Apple's privacy headache (week in review)
Apple says it's not stalking iPhone users, while Sony reports a massive security breach. Also: streaming deals.
Apple wants iPhone users to know that it is not stalking them.
The company finallyin an FAQ posted to its Web site, saying it's only trying to get more accurate location information. The fact that Apple has been storing location information on consumer devices--unencrypted and without a customers' permission--has caused an uproar in the privacy community.
In the FAQ, Apple says that it is not tracking users whereabouts. Instead it said it is logging the locations of Wi-Fi hot spots and cell phone towers that are close to the iPhone and is maintaining a database in an attempt to improve location-based services. Apple said that it cannot track individual users with the location information that is sent to the company because it is sent to Apple in an anonymous and encrypted form.
However, a Democratic congressman isn't satisfied with Apple's explanation and
Like Apple and Google,
Sony says billing addresses, user names, passwords, and possibly credit card information belonging to its PlayStation Network customers have been stolen.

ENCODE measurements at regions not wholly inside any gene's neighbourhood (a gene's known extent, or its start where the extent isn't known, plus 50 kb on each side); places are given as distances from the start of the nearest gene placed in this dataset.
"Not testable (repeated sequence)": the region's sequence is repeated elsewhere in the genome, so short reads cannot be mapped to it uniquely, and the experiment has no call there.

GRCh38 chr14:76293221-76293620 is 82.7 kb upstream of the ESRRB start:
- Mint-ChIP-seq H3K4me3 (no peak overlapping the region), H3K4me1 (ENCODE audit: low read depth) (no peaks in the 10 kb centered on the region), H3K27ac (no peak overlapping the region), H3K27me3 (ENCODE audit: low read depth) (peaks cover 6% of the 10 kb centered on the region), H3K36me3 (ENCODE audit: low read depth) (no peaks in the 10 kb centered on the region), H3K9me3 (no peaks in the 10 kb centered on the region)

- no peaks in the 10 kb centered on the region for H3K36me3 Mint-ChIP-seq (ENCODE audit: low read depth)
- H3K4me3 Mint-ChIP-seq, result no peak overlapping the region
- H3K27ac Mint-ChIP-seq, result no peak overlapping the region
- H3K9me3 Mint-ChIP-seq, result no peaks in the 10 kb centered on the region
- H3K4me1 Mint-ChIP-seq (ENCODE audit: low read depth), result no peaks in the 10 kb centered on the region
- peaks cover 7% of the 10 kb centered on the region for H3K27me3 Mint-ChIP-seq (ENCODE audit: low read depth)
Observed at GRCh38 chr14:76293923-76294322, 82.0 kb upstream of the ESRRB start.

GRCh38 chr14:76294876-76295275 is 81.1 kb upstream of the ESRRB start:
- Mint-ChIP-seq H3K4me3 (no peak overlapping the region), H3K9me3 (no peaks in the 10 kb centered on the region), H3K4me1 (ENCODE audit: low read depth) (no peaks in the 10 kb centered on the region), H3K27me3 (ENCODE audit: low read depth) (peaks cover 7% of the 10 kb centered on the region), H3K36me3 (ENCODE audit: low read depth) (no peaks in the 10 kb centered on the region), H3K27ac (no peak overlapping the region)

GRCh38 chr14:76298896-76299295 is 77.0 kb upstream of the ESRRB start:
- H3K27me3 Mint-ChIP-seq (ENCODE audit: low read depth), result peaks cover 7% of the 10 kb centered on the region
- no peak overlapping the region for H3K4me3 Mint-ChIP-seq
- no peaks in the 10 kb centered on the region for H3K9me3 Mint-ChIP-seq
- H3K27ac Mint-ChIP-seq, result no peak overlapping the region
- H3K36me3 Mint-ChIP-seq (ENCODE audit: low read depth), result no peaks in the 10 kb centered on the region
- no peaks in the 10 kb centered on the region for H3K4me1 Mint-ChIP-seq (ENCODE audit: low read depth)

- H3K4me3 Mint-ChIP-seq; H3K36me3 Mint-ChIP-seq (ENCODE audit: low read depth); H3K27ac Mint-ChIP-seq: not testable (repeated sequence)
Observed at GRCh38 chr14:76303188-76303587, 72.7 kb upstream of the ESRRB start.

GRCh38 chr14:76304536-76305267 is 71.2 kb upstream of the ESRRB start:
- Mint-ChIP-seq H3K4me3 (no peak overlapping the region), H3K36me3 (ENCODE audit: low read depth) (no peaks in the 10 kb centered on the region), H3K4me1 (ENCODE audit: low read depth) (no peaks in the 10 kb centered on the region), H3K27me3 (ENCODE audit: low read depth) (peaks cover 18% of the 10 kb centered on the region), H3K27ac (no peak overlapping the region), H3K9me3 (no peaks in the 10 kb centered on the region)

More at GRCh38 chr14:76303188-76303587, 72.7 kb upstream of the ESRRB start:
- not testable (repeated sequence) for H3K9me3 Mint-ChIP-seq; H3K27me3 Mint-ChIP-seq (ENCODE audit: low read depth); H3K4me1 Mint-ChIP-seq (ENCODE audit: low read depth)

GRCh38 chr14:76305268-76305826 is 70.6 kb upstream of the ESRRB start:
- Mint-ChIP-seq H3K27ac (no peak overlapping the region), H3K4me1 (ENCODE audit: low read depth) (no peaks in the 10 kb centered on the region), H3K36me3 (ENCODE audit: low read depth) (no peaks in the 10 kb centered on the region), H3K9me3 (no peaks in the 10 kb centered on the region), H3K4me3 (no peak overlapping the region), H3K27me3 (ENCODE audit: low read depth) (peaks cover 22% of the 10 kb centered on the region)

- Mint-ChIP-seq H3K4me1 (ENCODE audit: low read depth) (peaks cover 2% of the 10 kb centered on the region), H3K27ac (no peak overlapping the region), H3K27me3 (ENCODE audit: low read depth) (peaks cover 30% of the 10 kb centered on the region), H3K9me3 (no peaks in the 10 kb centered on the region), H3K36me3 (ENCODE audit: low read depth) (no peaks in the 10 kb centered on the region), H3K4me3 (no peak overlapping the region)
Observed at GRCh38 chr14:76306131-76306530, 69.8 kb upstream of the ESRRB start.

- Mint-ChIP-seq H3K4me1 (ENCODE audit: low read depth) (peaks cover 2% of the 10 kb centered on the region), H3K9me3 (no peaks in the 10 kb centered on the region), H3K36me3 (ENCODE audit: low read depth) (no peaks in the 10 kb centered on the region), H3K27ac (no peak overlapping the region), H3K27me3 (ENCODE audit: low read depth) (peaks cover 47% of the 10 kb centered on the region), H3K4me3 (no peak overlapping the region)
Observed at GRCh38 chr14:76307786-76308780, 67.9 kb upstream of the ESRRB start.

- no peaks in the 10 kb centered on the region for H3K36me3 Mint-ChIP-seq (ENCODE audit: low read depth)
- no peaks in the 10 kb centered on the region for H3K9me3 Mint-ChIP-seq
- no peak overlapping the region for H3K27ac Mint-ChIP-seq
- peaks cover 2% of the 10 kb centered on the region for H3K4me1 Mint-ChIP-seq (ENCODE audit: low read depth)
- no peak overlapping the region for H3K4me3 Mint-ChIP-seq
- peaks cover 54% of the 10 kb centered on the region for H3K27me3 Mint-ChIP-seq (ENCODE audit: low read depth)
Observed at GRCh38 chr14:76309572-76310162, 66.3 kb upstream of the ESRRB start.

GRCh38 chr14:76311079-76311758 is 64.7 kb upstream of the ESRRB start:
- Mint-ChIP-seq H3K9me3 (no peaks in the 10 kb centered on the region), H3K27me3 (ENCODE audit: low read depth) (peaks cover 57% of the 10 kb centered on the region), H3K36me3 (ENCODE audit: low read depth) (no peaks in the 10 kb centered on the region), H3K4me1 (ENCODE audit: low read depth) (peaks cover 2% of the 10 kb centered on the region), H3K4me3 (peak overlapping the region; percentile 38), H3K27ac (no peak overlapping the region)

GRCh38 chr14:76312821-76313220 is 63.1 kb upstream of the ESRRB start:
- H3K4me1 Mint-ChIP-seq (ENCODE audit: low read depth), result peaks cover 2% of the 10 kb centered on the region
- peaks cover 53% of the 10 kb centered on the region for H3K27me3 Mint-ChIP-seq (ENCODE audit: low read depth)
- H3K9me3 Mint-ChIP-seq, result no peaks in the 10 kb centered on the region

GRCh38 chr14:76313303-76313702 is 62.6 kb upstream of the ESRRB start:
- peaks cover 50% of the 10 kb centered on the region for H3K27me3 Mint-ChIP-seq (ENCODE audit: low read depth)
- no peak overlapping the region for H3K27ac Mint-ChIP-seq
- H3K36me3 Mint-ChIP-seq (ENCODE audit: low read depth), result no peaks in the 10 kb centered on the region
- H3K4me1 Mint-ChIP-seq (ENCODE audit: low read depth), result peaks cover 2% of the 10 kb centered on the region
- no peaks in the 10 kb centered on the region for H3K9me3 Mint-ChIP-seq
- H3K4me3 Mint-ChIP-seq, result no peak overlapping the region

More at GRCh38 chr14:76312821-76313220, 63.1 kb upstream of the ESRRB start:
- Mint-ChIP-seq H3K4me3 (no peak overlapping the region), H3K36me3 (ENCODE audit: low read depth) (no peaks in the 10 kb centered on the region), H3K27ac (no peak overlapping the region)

Google's video-sharing site has signed on three major Hollywood studios for the service, which could launch in the next week or two.
Data-stealing malware grabs banking credentials from small businesses for fraudulent wire transfers to firms in China, FBI says.
Software giant offset slowing PC sales with big gains in its Office and Xbox product lines, reporting net income of $5.23 billion and a 13 percent sales gain.
The console maker says it will formally unveil the upcoming system at E3 in June. Rumor has it that the device could cost $400 and be far more powerful than the current console.
As electric vehicles come to market, the auto and utility industries are experimenting with new business models to clear the way for the technology.
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